A 41-year-old Bell Gardens woman whose leg was shattered when a tree limb fell on her at county-owned Ford Park in 1985 was awarded $150,000 Tuesday by the Board of Supervisors.
The award settles a $625,000 lawsuit filed by Rosalyn Stephens, whose right thigh, shin and ankle were broken when the 20-foot-long eucalyptus limb suddenly gave way during a Labor Day picnic, pinning her to the ground and prompting five months of hospitalization and surgery.
She still wears a leg brace because her knee atrophied, and she walks with a "significant limp," county lawyers said. Documented expenses exceed $90,000, and her lawyers claim further treatment could cost up to $25,000.
The county was responsible for Stephens' injuries, she claimed, since park employees should have known that even healthy eucalyptus trees sometimes shed large limbs without notice--especially in late summer.
Instead of placing the picnic table at which Stephens' family was sitting away from the park's towering eucalyptus trees, the park crew chained it to a concrete slab under a tree, both sides agreed.
"They created a dangerous situation by placing the table under the tree," said Marcus Petoyan, the woman's lawyer. "There's a surprising amount of litigation that results from these trees specifically. Occasionally there are major injuries. Most often there is property damage."
Previous Incident Cited
Petoyan said the county should have been alert to the hazard because of a highly publicized 1977 accident at the county arboretum in Arcadia that left 11-year-old schoolgirl Suzanne Gilstrap a paraplegic. The county settled her case for $1.6 million in 1982.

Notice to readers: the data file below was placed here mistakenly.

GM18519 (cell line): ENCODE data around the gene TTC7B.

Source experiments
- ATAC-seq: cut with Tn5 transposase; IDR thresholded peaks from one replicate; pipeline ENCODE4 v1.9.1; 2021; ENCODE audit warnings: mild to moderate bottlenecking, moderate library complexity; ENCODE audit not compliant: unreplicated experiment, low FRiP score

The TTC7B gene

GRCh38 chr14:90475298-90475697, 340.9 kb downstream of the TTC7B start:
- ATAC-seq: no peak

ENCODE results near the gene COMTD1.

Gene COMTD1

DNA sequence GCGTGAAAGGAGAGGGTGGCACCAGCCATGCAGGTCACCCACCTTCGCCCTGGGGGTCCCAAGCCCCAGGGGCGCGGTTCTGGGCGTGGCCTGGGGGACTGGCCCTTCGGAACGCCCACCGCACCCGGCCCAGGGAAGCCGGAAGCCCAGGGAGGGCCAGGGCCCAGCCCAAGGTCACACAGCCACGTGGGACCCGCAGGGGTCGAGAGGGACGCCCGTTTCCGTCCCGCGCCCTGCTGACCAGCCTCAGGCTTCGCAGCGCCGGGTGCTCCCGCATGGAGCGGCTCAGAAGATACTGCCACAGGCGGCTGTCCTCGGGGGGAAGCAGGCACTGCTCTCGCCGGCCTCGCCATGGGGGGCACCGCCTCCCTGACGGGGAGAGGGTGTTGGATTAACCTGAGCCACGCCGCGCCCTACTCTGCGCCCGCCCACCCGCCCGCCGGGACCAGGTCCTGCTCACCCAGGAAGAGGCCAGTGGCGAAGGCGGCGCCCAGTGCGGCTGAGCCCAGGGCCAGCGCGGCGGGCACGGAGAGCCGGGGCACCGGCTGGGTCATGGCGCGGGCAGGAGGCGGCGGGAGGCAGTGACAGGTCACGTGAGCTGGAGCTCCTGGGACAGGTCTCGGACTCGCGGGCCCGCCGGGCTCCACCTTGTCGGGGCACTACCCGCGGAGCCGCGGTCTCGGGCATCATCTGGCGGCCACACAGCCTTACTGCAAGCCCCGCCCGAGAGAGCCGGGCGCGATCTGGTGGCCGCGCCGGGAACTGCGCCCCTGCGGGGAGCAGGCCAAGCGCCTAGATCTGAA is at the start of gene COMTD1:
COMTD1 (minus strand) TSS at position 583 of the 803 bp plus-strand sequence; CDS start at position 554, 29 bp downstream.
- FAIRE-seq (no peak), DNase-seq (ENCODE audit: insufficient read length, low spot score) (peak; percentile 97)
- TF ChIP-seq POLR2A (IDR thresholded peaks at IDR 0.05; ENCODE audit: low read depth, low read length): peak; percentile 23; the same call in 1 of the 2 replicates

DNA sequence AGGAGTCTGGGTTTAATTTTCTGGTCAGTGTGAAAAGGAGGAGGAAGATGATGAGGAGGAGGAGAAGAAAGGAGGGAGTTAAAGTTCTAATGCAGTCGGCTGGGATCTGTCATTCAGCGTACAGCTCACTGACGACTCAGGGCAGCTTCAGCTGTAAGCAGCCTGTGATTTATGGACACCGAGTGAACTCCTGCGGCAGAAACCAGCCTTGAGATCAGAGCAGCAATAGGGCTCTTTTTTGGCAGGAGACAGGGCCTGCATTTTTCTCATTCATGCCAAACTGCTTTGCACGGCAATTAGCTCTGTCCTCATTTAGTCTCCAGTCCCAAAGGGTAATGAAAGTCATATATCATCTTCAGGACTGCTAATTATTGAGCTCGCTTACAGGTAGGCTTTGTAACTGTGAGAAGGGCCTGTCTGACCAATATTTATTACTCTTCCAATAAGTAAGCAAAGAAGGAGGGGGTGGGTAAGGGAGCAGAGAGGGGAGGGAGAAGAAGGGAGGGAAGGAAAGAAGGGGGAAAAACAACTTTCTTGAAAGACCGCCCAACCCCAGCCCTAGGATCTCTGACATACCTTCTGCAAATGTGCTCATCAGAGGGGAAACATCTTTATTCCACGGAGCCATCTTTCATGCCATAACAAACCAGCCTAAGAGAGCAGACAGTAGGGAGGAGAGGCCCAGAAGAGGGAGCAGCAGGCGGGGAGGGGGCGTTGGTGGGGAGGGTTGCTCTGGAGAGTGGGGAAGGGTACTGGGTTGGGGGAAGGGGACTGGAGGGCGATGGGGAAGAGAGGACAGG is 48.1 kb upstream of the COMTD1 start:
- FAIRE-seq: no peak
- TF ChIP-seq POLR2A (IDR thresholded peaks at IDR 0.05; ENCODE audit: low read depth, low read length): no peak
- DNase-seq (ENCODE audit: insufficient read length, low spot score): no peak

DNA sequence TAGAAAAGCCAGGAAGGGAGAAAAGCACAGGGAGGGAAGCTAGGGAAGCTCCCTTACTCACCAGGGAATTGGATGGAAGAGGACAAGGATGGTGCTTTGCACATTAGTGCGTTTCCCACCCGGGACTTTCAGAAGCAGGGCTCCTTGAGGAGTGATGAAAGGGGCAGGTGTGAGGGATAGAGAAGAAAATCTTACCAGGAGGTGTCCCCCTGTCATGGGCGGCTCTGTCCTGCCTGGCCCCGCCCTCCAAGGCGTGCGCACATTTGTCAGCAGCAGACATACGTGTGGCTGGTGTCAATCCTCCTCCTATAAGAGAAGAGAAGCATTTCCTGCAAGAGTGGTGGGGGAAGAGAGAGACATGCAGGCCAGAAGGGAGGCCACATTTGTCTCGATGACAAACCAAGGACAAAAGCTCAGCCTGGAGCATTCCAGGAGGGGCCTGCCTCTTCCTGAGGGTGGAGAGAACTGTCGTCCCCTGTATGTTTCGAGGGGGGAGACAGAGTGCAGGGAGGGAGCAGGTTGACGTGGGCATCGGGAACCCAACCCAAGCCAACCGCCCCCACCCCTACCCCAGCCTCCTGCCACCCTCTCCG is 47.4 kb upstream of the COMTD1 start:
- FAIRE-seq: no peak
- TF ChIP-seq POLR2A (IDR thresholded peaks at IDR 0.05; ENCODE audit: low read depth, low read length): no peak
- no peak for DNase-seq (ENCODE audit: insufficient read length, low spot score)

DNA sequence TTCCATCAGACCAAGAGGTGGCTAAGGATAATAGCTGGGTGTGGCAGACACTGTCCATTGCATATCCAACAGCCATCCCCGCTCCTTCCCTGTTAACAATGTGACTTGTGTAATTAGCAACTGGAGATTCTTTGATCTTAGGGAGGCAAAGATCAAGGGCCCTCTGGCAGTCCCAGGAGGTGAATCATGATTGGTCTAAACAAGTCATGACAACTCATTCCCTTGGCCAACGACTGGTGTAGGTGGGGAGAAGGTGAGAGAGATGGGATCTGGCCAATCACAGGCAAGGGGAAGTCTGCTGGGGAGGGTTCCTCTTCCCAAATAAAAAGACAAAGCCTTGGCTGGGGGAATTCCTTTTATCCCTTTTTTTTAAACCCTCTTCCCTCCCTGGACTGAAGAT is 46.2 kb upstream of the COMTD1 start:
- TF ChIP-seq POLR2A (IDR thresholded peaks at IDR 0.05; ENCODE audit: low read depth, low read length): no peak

At first, county lawyers argued that the accident that injured Stephens was not foreseeable and that the tree was well maintained, having been pruned shortly beforehand. But they joined the Department of Parks and Recreation in recommending the settlement.
The county also argued initially that Stephens, a Jehovah's Witness, may have exacerbated her injuries by refusing surgery involving blood transfusions, which are forbidden by her religion. She was in traction for five months before she agreed to the implant of metal pins in her leg. She permitted the surgery, which was successful, because her own blood was saved for transfusion.
However, the county concluded that the delay in surgery "was not that substantial a problem," said Louis Aguilar, principal deputy county counsel. "Traction and immobilization is a conservative course of treatment" but an acceptable one, he said.
Not acceptable since Stephens' accident, he said, is placement of tables and benches under eucalyptus trees in county parks.
"We are surveying our parks to make sure we don't chain (tables) beneath those trees, and to make sure the trees are well maintained," Aguilar said.